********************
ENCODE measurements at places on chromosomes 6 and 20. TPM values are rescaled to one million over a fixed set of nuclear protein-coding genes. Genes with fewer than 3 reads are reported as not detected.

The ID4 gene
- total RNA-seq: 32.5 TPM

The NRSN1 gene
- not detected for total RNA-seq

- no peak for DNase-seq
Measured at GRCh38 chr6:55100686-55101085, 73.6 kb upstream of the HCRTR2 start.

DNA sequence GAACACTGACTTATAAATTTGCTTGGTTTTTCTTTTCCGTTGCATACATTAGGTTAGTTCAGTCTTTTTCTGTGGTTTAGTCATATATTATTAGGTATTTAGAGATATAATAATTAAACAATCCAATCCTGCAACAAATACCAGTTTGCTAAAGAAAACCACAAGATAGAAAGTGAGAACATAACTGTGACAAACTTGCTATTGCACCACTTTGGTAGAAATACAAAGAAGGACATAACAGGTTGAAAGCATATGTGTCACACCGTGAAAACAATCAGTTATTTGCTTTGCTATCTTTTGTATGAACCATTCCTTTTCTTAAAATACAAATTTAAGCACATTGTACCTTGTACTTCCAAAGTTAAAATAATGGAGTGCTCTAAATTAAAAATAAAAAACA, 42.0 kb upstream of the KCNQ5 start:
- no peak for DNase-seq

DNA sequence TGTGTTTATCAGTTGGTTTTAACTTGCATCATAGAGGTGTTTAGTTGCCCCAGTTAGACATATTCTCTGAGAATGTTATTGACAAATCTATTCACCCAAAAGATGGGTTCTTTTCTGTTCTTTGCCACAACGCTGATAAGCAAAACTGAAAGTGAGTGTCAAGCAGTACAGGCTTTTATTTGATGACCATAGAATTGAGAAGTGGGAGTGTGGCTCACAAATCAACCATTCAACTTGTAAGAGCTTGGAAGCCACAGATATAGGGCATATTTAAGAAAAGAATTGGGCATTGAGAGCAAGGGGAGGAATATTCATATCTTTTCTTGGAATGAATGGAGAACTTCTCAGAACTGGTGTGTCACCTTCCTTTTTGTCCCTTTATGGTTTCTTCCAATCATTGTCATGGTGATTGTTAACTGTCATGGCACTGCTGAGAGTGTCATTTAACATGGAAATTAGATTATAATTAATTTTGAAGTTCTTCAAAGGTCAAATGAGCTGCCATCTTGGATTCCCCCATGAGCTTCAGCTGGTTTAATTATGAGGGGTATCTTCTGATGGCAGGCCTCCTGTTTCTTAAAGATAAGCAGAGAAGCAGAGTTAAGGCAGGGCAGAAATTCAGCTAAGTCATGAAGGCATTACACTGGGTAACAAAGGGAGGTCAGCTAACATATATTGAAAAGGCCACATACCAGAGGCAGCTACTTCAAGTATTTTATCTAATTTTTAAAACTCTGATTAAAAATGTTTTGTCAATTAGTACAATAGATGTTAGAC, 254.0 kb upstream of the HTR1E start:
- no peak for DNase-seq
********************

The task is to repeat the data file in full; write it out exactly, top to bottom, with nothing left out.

ENCODE measurements at places on chromosomes 6 and 20. TPM values are rescaled to one million over a fixed set of nuclear protein-coding genes. Genes with fewer than 3 reads are reported as not detected.

The ID4 gene
- total RNA-seq: 32.5 TPM

The NRSN1 gene
- not detected for total RNA-seq

- no peak for DNase-seq
Measured at GRCh38 chr6:55100686-55101085, 73.6 kb upstream of the HCRTR2 start.

DNA sequence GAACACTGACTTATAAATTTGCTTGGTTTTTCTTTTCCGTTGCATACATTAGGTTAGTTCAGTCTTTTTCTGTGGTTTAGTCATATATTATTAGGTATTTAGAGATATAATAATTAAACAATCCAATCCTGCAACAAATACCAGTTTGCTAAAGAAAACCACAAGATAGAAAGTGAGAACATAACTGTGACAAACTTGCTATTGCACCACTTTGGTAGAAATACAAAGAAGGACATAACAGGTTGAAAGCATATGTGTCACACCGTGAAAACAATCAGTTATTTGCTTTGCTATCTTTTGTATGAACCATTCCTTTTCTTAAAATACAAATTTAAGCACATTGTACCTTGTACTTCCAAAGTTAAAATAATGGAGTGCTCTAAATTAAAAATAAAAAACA, 42.0 kb upstream of the KCNQ5 start:
- no peak for DNase-seq

DNA sequence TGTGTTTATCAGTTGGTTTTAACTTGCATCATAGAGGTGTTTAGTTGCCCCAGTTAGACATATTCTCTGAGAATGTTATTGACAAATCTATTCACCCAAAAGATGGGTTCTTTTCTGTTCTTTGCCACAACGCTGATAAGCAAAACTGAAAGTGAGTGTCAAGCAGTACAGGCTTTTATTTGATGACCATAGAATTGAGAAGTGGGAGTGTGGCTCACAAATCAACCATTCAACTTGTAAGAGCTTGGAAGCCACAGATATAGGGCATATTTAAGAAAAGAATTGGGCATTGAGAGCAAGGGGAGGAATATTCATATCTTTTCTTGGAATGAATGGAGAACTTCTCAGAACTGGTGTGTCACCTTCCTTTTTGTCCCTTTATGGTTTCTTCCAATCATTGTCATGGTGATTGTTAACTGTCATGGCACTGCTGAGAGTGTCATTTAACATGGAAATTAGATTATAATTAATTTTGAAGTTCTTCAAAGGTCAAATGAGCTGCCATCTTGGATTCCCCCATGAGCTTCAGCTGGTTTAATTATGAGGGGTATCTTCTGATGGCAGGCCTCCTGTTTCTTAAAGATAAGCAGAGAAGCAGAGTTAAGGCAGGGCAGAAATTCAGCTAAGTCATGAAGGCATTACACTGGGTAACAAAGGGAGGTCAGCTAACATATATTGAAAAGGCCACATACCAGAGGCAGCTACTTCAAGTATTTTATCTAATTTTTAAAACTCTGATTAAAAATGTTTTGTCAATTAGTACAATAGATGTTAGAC, 254.0 kb upstream of the HTR1E start:
- no peak for DNase-seq